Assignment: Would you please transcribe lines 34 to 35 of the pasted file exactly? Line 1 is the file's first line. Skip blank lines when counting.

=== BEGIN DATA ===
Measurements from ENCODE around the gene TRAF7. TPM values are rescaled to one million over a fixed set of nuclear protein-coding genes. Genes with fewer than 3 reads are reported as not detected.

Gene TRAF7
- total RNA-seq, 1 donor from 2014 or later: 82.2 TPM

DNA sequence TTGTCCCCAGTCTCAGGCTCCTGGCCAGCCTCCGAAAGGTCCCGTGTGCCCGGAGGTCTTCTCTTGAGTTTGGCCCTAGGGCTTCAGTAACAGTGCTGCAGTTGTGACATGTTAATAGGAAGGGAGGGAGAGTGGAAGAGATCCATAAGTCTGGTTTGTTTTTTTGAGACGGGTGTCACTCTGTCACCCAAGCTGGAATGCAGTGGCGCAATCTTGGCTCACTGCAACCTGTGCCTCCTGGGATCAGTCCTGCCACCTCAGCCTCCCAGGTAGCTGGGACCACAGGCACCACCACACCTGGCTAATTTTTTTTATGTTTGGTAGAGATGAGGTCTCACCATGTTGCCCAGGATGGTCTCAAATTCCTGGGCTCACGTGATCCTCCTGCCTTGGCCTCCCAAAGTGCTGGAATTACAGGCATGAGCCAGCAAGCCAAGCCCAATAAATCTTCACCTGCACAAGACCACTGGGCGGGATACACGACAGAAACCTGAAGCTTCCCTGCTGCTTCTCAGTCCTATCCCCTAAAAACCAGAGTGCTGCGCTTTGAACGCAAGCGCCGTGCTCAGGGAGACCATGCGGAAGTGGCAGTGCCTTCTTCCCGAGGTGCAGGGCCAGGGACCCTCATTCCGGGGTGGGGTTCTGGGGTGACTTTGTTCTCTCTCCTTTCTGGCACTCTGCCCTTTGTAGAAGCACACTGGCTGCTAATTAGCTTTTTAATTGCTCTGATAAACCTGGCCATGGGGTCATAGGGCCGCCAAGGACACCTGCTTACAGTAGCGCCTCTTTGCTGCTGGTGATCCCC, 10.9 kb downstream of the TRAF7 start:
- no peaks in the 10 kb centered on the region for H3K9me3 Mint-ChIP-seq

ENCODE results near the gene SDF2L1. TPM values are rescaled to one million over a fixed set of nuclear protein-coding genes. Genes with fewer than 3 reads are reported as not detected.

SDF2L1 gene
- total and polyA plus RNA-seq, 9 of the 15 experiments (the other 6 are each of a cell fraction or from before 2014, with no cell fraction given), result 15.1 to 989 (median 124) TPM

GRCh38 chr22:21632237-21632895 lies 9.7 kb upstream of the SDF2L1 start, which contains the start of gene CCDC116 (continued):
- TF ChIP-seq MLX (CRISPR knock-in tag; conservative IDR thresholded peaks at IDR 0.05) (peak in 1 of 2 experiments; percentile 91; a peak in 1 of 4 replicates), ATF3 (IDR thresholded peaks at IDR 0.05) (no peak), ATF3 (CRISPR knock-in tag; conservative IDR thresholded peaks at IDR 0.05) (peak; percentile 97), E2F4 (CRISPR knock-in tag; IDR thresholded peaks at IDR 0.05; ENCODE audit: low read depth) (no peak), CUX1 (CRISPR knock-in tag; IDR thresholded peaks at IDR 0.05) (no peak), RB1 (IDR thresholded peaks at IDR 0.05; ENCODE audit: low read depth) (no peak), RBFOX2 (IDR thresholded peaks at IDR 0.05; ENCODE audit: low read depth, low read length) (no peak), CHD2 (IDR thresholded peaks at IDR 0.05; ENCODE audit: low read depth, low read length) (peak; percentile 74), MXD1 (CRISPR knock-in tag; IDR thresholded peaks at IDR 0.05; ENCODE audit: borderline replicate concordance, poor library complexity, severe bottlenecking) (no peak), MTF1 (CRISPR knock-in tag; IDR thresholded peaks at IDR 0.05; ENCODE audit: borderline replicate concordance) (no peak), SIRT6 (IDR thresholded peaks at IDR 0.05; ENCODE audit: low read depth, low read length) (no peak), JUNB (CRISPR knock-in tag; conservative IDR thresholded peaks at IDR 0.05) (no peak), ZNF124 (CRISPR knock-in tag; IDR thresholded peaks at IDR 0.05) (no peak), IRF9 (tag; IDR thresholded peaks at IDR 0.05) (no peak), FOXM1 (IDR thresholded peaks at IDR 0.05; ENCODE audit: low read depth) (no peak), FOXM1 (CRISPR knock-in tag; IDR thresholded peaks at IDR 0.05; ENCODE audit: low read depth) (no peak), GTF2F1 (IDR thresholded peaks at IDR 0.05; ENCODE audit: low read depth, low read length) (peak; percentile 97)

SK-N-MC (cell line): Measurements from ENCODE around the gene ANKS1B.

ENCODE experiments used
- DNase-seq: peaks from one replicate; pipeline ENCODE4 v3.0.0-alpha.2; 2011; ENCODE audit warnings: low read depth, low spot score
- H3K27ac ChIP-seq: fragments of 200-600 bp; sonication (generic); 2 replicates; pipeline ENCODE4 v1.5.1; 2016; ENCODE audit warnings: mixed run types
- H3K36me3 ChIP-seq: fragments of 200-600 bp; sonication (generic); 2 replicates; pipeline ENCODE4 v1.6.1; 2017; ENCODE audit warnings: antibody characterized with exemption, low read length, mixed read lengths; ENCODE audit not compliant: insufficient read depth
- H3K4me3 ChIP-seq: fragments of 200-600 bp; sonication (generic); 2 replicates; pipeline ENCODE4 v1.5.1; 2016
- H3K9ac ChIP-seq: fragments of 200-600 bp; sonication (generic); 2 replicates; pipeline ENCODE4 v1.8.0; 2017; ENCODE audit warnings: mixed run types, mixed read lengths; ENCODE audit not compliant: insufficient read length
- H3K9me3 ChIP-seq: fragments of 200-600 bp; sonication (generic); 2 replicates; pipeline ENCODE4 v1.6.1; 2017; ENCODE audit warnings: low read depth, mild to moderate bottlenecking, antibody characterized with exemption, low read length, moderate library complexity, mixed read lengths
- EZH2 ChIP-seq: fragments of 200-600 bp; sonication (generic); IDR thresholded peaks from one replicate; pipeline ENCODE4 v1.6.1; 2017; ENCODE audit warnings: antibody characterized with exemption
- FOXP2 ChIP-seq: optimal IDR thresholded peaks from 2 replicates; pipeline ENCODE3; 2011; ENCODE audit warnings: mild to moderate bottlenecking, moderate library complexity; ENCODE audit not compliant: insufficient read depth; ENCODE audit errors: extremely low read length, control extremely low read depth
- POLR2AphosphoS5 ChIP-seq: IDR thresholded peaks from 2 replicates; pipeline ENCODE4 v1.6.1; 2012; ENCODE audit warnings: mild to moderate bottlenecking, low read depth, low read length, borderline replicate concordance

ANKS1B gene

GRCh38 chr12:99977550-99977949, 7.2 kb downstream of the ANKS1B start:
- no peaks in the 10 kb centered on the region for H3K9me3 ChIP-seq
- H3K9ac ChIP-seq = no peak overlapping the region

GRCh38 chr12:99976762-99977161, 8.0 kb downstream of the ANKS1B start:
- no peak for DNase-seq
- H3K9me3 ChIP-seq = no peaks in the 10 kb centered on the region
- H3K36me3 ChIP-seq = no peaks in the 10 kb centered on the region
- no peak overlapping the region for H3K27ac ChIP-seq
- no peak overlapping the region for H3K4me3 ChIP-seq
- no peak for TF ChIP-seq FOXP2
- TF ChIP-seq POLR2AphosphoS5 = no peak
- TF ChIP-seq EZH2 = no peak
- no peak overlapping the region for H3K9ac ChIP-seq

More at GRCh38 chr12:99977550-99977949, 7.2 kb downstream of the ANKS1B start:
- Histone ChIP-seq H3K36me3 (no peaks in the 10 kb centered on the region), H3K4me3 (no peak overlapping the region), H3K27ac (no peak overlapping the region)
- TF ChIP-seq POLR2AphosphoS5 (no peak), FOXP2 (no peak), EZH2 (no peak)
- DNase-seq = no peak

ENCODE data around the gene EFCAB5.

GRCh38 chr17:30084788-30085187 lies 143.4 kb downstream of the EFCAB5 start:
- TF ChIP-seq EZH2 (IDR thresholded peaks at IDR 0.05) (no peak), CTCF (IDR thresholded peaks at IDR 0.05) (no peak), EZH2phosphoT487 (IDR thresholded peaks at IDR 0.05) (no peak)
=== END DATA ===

- TF ChIP-seq EZH2 = no peak
- no peak overlapping the region for H3K9ac ChIP-seq